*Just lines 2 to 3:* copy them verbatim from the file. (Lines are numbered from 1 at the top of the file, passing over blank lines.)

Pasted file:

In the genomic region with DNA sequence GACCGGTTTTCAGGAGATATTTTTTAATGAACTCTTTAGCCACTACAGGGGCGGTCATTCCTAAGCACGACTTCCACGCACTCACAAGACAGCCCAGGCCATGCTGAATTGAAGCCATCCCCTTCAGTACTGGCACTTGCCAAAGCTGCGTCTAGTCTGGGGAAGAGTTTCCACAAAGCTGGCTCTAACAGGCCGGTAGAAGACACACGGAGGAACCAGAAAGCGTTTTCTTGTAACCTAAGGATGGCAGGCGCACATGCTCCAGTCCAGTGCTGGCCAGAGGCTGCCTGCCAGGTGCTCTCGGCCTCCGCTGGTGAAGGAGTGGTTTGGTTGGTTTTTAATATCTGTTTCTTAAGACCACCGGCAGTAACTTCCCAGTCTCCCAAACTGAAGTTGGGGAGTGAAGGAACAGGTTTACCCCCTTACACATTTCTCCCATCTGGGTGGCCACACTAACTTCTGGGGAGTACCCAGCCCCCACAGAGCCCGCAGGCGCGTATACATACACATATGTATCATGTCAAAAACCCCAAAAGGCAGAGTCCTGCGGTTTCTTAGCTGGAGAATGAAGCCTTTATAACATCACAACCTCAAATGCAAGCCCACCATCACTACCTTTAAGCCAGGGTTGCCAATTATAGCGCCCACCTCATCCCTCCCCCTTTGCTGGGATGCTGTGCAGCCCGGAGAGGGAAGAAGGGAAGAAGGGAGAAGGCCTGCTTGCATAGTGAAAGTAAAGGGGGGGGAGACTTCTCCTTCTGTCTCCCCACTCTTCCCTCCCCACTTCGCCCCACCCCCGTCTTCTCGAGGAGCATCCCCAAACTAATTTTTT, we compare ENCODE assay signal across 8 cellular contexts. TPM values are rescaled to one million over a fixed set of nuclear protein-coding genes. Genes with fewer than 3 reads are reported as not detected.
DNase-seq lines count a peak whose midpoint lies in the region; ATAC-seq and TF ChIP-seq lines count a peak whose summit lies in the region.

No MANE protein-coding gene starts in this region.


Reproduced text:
DNase-seq lines count a peak whose midpoint lies in the region; ATAC-seq and TF ChIP-seq lines count a peak whose summit lies in the region.

No MANE protein-coding gene starts in this region.